In the world of litigation, truth is often stranger than fiction. And when it comes to food, our society has a knack for generating some of the craziest legal disputes. In 2023, the courts have been serving up a buffet of bizarre food-related lawsuits that have left us both baffled and amused. Let’s take a bite out of the weirdest cases clogging our legal system this year.
1. Whoppers Too Small? Burger King Faces Shrinkage Scandal
Remember the good old days when you could count on a massive Whopper to satisfy your hunger? Apparently, some folks don’t, and they’ve taken the matter to court! Burger King found itself in the midst of a lawsuit claiming their Whoppers had mysteriously shrunk. While we all know that our appetites can expand, this is next level. While it may seem like a microscopic problem to some, plaintiffs have put Burger King in quite a pickle.
2. Taco Bell in a Crunch Over Allegedly Misrepresented Meat
Taco Bell, the fast-food giant known for its late-night cravings and affordable delights, was slapped with a lawsuit over their meaty fillings. A group of plaintiffs alleged false advertising, accusing Taco Bell of not using enough beef in their beloved tacos. Who knew you could have beef with a beef taco!
3. “The Texas Pete Isn’t From Texas” Case Fizzles Out
The Texas Pete hot sauce is a staple in many American homes, but not everyone is happy about the name. One disgruntled consumer claims they paid more for the product because they assumed it was produced in Texas. When they learned the product was actually made in North Carolina, they filed a lawsuit. In an unexpected twist, the plaintiffs’ lawyers filed a motion to drop the case. Who knew geography could be such a spicy issue? Looks like this lawsuit went from ‘hot’ to ‘not’ in no time!
4. Subway’s Mystery Tuna Isn’t So Mysterious
A class-action lawsuit claimed that Subway’s tuna contains no actual tuna. Even though the lawsuit was ultimately permanently dismissed, Subway was left to deal with the bad publicity. They even launched a website, www.subwaytunafacts.com, in response to the lawsuit.
5. Boneless Wings Under Fire at Buffalo Wild Wings
Buffalo Wild Wings is famous for its sports bar atmosphere and delicious wings. But in 2023, they faced a lawsuit challenging the authenticity of their “boneless wings.” The plaintiffs argued that boneless wings aren’t actually made from deboned chicken wings. Buffalo Wild Wings clapped back on social media, adding, “Our hamburgers contain no ham. Our buffalo wings are 0% buffalo.”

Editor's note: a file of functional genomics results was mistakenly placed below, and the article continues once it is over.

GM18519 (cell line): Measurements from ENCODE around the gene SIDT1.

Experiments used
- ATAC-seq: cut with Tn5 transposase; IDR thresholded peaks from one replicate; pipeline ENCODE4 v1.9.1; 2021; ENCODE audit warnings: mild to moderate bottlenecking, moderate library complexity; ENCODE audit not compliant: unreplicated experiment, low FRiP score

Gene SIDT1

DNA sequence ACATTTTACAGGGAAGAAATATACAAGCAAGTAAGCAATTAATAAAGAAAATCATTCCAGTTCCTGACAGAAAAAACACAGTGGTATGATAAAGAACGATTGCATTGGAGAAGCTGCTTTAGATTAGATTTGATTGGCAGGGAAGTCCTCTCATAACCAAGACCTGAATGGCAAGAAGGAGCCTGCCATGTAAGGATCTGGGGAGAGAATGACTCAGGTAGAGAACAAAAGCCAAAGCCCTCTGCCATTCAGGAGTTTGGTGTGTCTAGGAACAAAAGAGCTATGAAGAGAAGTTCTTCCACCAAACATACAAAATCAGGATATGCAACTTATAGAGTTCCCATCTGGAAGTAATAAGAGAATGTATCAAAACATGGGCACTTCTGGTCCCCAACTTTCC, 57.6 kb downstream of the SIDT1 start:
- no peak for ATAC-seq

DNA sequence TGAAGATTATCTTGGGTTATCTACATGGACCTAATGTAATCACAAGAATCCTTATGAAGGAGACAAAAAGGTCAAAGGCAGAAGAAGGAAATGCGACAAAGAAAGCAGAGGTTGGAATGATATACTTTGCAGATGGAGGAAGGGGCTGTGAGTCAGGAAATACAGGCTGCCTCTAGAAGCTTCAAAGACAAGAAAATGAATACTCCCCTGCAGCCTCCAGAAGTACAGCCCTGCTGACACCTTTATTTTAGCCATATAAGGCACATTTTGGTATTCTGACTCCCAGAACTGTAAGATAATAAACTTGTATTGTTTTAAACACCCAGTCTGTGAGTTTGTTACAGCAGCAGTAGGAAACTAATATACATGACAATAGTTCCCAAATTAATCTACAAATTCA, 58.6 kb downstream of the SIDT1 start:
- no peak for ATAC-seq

6. The Velveeta Cheese Class-Action Conundrum
When it comes to mac and cheese, Velveeta has a unique place in the hearts of many. But not everyone was satisfied, particularly with the advertised microwave cook time, leading to a $5 million class-action lawsuit. The plaintiff claimed that it takes longer than three-and-a-half minutes to prepare even though its packaging states “ready in 3½ minutes.” Since the Florida resident suffered no actual injury, the lawsuit was tossed.
This year’s array of ridiculous food-related lawsuits, as we’ve explored, paints a scary picture of the legal world’s intersection with our culinary cravings. Unfortunately, such cases are part of a broader troubling trend, as described in the “Food Court: Developments in Litigation Targeting Food and Beverage Marketing” report. This increase in food-related litigation highlights the shifting landscape of consumer protection and advertising claims, serving as a stark reminder that the courtroom has unexpectedly become a battleground for food and beverage marketers.
The research, published in 2021, found that food-related lawsuits have increased by 52 percent since 2017, and for every case dismissed by a judge, about ten are settled by the company because it’s faster and less expensive than fighting in court.
While these cases may not end up as Hollywood blockbusters or courtroom dramas, they do shed light on the unpredictable environment of food-related lawsuits. Whether you find these lawsuits entertaining or just plain ridiculous, they certainly add a dash of flavor to the world of food-related legal disputes in 2023.